Scrum is a wonderful Agile method with a huge amount to commend it. And Scrum is a liability for the Agile paradigm.
Why I love Scrum
There’s no doubt at all that Scrum is a fantastic Agile method. Not the be all and end all, but just look at the tools it’s given us:
- Short iterations
- Project Manager as Servant Leader
- Prioritised backlog
These alone should cement its place in Agile thinking.
Scrum also provides a consistent, compelling and simple model (single Product Owner, no external dependencies) that makes it a powerful sell to teams. Inspect and Adapt at all levels:
- Inspect and Adapt your product: Sprint Reviews
- Inspect and Adapt your process: Retrospectives
- Inspect and Adapt your daily progress: morning Scrum
- Even the backlog and its user stories undergo revision in the light of ongoing work
Scrum has also had excellent marketing. A host of user-friendly terms - Scrum, Scrum Master, Backlog, Product Owner, Sprint &c. And in selling training, the Scrum Alliance and Scrum.org continue to spread Agile understanding and uptake.
These have all made Scrum a fantastic first step into Agile for new teams. It remains the backbone of my Agile practice (and I suspect many of ours) even when I want to mix-and-match with tools from other methods.
There’s an awful lot to love in Scrum.
Why I hate Scrum
Agile is bigger than Scrum
I met a senior manager this week who worried that Agile’s insistence on a single Product Owner simply didn’t fit the realities of his business. This isn’t a feature of Agile at all - it’s specifically a feature of Scrum.
Of course this is a downside of that marketing I was praising a minute ago. And this confusion reaches its nadir in job advertising:
ugh! Agile isn’t Scrum. And Scrum isn’t SCRUM.
Scrum is bigger than Sprints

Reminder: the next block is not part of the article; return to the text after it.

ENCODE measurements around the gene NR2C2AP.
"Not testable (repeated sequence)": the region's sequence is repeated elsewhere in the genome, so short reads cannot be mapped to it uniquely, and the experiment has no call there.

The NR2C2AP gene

I used to think the major emblem of Scrum, and of Agile more generally was the whiteboard of post-its. I was wrong. For many, the entire Agile movement boils down to Sprints.
Like many of us, I’ve worked in a company that sold fixed time/scope/cost projects (yes all three) for their developers to deliver in an ‘Agile’ fashion by splitting the work into ‘Sprints’. Of course it wasn’t Agile and it wasn’t Scrum.
I really want to repeat that. Not. Agile.
Splitting fixed-specification work into short delivery periods is pure waterfall incremental delivery. They’re not even Sprints. Sprint is a Scrum-specific term for an iteration, so they’re only meaningfully Sprints if:
- They start with collaborative Planning
- They end with Review and Retrospective
- The backlog is open to review and is expected to change
- You build change into your expectations, without onerous Change Control or contractual penalties
Unfortunately companies doing this think they’re already Agile. It limits their own ability to embrace genuine Agile change, and brings the entire paradigm into disrepute.
The marketing genius behind Scrum is both a benefit and a hazard. Scrum practices are and remain an invaluable contribution to the Agile space, and it is many practitioners’ first bite at Agile. At the same time, Scrum terminology has become debased by buzzword abuse that threatens broader Agile uptake.
If I had my way I’d abandon all those cool Scrum words. Make a clean break - save the great practices and leave the language to the buzzword cowboys. Iteration and timebox would be perfectly good plain-English alternatives for Sprint. (There are other good reasons for a language change - perhaps for another post.) Of course a wholesale language change isn’t exactly my decision to make ;)That aside, I can only make a few recommendations:
- Challenge assumptions that Agile = Scrum. If it’s something you yourself believe, learn about Kanban or DSDM or one of the other Agile methods. Expand your practice and your toolset.
- Use Scrum and Sprint only when you’re genuinely employing Scrum practices.
- When you find a Waterfall house that believes it’s Agile, gently work with them to to introduce genuine Agile change. And let me know how you did it and how it went!